What Modi Wants From the Indian Diaspora in the US
What Modi Wants From the Indian Diaspora in the US

During Indian Prime Minister Narendra Modi’s five day visit to the U.S. he reached out to the Indian diaspora, sharing his vision for India’s development and asking for their support in building a stronger India. 

On Sunday, Modi said India would lead the 21st century in a speech to 20,000 American-Indians at New York’s Madison Square Garden (MSG). He said India’s large, youthful population, demand, and the fact that it has a functioning democracy are the strengths that will propel it in the coming years.

“By 2020, only India will be in a position to provide workforce to the world,” he said, according to a translation by the Indian Express Newspaper.

Indian immigrants held signs of support for Modi near the U.N. in New York City on Sept. 27, 2014. Modi reached out to the Indian diaspora community during his visit to the US, inviting them to share in his vision of a stronger India. (Holly Kellum/Epoch Times )
Indian immigrants held signs of support for Modi near the U.N. in New York City on Sept. 27, 2014. Modi reached out to the Indian diaspora community during his visit to the US, inviting them to share in his vision of a stronger India. (Holly Kellum/Epoch Times )

 

Wealthy, Educated Diaspora

Indian Americans are one of the wealthiest and most educated diaspora in the United States.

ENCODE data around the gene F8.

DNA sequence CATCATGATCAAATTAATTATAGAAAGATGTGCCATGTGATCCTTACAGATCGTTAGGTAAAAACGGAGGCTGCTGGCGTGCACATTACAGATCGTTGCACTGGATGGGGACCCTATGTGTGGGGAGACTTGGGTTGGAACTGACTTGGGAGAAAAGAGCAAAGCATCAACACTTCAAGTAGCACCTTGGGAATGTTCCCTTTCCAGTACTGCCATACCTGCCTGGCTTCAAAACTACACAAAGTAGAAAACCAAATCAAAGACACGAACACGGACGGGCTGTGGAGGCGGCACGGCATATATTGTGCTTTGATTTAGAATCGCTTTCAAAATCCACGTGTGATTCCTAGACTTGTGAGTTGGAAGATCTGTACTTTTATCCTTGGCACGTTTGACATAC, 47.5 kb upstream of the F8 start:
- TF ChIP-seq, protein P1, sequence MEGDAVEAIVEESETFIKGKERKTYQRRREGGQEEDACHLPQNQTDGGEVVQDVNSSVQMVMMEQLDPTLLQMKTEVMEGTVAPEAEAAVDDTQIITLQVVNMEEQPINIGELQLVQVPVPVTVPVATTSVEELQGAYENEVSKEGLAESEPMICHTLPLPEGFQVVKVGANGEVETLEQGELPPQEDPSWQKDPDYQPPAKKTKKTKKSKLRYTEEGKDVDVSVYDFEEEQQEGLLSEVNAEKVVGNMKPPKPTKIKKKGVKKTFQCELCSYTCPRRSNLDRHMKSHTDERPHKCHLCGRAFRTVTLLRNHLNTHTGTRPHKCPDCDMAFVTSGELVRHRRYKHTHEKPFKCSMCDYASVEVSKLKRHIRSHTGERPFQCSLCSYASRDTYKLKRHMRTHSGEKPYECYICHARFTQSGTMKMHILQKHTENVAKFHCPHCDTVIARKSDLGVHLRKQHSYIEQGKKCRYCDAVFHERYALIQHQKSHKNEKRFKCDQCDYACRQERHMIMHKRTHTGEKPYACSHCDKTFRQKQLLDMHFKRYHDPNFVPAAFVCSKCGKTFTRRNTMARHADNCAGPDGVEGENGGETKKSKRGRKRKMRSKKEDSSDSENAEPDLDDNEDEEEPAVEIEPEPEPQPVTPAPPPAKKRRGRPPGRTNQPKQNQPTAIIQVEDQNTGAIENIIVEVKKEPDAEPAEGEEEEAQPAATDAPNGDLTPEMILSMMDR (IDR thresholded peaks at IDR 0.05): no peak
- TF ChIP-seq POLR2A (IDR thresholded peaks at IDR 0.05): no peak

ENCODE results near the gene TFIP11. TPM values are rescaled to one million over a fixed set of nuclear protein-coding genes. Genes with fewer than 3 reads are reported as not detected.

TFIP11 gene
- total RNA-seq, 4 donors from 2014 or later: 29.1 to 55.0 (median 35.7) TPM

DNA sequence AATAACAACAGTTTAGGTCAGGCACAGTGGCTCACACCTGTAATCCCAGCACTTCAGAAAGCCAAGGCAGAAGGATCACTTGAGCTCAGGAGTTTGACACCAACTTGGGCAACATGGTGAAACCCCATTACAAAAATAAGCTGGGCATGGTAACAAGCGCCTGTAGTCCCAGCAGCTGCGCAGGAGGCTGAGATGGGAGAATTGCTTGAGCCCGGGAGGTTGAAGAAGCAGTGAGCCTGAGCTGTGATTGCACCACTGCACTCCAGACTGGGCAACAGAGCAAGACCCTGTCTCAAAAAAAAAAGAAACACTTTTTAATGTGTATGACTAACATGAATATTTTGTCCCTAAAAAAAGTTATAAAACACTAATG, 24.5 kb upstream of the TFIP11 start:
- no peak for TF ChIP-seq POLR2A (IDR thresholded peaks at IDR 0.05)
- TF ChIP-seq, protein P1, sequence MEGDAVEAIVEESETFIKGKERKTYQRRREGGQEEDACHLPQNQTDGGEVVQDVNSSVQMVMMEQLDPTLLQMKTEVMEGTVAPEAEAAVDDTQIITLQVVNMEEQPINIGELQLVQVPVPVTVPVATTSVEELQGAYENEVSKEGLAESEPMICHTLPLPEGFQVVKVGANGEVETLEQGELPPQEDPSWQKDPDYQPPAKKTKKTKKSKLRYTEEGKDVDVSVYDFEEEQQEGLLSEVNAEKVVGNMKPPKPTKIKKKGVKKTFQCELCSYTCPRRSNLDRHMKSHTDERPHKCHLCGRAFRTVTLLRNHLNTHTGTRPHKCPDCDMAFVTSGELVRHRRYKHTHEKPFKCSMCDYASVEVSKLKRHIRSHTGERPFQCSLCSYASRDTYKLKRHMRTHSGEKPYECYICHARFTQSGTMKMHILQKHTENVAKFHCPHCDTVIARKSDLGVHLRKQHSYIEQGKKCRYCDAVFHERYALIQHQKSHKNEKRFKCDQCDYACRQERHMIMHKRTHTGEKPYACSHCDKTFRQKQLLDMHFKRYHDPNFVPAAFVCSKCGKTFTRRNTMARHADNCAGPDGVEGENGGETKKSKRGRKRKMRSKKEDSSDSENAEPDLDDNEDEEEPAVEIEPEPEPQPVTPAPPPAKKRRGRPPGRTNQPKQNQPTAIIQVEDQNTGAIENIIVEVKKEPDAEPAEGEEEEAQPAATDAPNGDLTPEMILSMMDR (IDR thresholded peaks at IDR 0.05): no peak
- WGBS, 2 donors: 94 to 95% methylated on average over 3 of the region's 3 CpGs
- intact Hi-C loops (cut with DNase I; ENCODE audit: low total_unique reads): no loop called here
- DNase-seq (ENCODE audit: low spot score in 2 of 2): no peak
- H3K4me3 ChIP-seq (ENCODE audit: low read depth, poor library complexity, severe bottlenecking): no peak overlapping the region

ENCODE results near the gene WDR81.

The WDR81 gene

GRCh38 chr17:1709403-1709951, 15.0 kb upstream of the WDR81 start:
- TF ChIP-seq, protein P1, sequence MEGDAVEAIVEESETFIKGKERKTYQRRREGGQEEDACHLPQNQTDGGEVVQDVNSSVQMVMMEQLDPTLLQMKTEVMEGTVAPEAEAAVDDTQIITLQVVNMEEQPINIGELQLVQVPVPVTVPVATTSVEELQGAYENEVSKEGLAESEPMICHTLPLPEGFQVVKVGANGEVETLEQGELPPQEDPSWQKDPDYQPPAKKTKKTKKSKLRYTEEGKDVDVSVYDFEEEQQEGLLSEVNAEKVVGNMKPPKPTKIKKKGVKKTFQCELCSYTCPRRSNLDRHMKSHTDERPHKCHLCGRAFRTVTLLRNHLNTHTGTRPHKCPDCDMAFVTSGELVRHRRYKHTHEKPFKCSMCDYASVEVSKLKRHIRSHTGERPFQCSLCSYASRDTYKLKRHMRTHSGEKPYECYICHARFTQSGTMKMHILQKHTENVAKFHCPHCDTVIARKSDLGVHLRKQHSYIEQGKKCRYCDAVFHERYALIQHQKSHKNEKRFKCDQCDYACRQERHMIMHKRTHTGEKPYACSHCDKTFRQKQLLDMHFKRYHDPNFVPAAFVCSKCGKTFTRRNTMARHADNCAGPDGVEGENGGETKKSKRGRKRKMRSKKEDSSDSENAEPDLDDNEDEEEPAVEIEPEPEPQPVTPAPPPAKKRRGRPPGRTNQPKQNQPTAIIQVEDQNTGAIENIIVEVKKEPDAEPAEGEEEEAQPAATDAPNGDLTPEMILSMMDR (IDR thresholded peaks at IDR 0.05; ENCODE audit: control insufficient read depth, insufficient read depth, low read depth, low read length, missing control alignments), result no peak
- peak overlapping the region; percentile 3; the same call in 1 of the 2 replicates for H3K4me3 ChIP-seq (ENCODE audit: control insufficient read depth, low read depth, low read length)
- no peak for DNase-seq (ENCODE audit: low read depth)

According to a Pew Research survey, the median annual income for an Indian household was $88 thousand in 2012, over $38 thousand more than the average American. 

Indian immigrants are twice as likely to have a bachelor’s degree and almost four times as likely to have a master’s degree as the rest of the US population, according to the survey.

Analysts say Modi is aware of this fact, and is paying them special attention because of their influence in the U.S. and at home.

“The Indian diaspora has extraordinary influence, not only on the economic affairs of the U.S., but has huge potential of high level technology and investment transfer,” said Dr. Kodur Venkatesh, a Bangalore-based strategic affairs analyst.

“The U.S. and particularly the decision makers in the U.S. government and policy making is, to a certain extent, influenced through Indian intelligentsia,” he said.

Political Support

According to Kodur, the majority of the Indian Americans support the Bharatiya Janata Party (BJP), the political party to which Modi belongs. 

“You may not have voted in 2014 but I am sure that when the results were coming, you didn’t sleep and you all celebrated,” Modi said on Sunday. 

Before becoming Prime Minister, Modi was the Chief Minister of the western coastal state of Gujarat. The Indian diaspora from this state have played a very important role in Modi’s political success, and the success of the economic policies of his government in Gujarat. 

“The Gujaratis have now discovered a reliable Indian leader for whom they can commit political allegiance expressed through long distance nationalism. Such opportunities come rarely in history and the Gujaratis,” said another analyst, professor T.G. Suresh from the Center for Political Studies at Jawaharlal Nehru University in New Delhi.

Modi invited them to share their thoughts on his MyGov.nic.in website, which asks for “advice, thoughts and ideas on topics that concern India.”

In an op-ed published in the Wall Street Journal on Sept. 25, Modi termed the thriving Indian American Community as a “metaphor for the potential of our [Indo-American] partnership, and for the possibilities of an environment that nurtures enterprise and rewards hard work.”

Modi arrived in the U.S. on Sept. 26 and stayed till Sept. 30, spending four days in New York and one in Washington D.C.

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